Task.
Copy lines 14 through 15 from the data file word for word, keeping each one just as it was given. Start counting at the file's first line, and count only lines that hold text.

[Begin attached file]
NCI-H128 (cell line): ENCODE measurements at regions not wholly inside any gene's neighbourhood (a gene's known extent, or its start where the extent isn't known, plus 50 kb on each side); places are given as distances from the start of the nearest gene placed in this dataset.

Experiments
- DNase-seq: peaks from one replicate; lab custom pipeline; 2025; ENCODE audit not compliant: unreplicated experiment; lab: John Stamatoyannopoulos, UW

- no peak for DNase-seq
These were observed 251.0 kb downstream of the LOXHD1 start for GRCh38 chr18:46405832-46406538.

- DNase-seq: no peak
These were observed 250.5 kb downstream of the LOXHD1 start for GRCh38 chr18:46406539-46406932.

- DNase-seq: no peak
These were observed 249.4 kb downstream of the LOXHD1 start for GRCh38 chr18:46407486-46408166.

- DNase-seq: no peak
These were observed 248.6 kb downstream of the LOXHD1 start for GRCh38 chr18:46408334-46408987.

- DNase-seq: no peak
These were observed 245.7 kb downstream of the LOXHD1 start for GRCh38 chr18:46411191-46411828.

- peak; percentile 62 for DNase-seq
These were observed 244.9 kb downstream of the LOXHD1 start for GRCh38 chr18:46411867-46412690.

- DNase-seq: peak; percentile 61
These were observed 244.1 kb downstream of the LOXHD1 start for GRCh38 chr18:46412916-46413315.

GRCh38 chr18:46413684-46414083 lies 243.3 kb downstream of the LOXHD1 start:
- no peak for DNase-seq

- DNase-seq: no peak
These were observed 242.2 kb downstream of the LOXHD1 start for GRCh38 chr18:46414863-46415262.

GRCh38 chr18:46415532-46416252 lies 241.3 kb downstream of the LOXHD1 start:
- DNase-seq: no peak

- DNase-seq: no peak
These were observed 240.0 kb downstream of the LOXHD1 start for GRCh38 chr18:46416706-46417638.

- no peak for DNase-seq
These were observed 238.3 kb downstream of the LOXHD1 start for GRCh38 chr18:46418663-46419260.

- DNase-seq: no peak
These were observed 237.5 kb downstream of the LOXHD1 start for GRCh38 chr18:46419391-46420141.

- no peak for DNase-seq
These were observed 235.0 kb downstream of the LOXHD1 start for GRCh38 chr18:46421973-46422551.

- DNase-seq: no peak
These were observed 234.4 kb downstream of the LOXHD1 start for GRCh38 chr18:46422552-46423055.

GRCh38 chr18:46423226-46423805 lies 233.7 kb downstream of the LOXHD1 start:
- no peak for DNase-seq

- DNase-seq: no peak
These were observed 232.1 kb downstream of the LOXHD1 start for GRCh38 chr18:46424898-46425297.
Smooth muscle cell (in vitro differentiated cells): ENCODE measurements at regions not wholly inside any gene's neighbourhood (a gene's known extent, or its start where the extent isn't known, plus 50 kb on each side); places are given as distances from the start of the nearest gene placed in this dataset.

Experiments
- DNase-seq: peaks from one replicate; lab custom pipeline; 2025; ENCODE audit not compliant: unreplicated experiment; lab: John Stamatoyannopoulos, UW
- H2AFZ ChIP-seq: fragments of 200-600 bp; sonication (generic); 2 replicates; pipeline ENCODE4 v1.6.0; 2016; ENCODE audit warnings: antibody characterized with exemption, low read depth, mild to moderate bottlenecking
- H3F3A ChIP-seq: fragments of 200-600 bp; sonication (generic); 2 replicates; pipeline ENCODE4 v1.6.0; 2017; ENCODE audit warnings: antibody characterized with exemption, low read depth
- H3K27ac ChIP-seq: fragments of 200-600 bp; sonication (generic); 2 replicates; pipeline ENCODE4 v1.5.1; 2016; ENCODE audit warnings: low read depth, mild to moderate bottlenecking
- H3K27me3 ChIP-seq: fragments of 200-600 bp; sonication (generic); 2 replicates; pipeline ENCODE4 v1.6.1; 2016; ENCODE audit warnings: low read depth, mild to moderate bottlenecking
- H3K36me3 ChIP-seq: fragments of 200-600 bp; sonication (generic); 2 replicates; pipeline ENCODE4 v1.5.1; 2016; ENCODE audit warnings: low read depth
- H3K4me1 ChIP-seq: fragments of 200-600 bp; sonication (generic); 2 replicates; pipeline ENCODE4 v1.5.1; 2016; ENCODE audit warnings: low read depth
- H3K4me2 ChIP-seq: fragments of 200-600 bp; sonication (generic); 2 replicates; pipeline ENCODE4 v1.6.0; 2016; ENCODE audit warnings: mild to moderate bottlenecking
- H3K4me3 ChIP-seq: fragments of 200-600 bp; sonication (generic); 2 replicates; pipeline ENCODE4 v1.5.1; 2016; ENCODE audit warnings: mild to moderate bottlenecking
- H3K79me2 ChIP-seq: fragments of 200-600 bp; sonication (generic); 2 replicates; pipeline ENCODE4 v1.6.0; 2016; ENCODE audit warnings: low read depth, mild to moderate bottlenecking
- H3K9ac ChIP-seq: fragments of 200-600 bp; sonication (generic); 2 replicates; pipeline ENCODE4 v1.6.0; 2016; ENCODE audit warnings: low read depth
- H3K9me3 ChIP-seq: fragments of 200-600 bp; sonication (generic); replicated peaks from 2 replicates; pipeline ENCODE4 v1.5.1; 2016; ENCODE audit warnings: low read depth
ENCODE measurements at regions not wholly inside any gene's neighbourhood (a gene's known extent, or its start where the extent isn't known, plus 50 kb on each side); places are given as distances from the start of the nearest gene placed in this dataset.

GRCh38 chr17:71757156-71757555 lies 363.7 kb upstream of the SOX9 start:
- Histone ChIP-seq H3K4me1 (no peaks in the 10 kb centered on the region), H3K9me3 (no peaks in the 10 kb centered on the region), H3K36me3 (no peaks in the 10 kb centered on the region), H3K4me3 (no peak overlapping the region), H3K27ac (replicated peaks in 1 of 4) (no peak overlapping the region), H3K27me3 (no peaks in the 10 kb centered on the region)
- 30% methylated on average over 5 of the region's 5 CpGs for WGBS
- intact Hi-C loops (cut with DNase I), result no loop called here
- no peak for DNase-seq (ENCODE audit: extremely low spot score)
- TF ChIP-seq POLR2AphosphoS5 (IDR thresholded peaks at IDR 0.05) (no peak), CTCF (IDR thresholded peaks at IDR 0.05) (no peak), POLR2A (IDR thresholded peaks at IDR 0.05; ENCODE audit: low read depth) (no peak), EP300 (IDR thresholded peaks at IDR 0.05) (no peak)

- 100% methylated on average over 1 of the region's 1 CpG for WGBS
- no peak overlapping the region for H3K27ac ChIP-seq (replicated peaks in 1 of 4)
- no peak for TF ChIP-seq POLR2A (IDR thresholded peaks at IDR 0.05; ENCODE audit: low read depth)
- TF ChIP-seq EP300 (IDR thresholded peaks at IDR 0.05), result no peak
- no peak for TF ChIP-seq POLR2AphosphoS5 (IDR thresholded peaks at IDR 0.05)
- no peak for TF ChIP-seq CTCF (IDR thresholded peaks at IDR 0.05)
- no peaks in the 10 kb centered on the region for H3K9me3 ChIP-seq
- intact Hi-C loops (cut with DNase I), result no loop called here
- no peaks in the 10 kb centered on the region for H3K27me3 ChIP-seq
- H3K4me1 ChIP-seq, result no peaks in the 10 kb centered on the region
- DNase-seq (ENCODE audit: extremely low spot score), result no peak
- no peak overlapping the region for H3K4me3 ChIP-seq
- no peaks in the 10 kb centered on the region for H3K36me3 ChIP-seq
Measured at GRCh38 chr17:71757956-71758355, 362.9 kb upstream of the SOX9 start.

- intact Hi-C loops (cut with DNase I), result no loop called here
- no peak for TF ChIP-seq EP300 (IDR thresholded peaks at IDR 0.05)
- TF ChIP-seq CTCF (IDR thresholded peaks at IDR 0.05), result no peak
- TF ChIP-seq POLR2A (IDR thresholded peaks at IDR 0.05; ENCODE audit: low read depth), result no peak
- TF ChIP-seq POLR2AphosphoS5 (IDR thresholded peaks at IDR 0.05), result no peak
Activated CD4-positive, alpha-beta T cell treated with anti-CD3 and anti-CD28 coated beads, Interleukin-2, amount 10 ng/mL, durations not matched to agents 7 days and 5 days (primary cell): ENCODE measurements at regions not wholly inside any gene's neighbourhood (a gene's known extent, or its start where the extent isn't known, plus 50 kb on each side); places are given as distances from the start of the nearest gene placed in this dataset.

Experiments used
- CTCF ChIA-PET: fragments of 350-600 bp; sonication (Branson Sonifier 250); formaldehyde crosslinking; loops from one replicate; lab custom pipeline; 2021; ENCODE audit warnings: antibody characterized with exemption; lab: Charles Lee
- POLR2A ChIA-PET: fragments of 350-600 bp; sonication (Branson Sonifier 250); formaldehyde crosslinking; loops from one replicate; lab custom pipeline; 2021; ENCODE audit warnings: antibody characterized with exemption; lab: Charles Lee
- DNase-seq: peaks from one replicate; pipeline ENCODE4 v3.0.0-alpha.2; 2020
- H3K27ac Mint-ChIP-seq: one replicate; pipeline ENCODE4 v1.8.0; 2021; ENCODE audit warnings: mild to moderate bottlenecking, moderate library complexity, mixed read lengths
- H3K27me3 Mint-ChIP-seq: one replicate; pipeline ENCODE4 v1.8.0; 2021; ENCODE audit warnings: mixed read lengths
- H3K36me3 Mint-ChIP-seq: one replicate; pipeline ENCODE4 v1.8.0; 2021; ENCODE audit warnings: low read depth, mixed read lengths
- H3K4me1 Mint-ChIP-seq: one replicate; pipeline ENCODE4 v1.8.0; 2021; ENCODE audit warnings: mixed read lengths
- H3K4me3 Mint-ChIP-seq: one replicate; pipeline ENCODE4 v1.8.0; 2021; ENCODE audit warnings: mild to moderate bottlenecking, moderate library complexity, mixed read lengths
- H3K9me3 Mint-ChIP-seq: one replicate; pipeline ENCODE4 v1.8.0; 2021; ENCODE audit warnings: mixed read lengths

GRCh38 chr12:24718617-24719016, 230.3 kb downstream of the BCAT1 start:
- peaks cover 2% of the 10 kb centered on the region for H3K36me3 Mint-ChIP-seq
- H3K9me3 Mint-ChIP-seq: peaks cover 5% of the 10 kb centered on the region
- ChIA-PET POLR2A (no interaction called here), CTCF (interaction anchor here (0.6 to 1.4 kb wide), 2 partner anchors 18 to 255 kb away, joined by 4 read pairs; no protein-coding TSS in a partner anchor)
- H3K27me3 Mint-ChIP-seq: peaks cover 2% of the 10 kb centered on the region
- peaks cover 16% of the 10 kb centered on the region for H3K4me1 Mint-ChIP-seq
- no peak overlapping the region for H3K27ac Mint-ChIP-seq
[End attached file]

- peak; percentile 62 for DNase-seq
These were observed 244.9 kb downstream of the LOXHD1 start for GRCh38 chr18:46411867-46412690.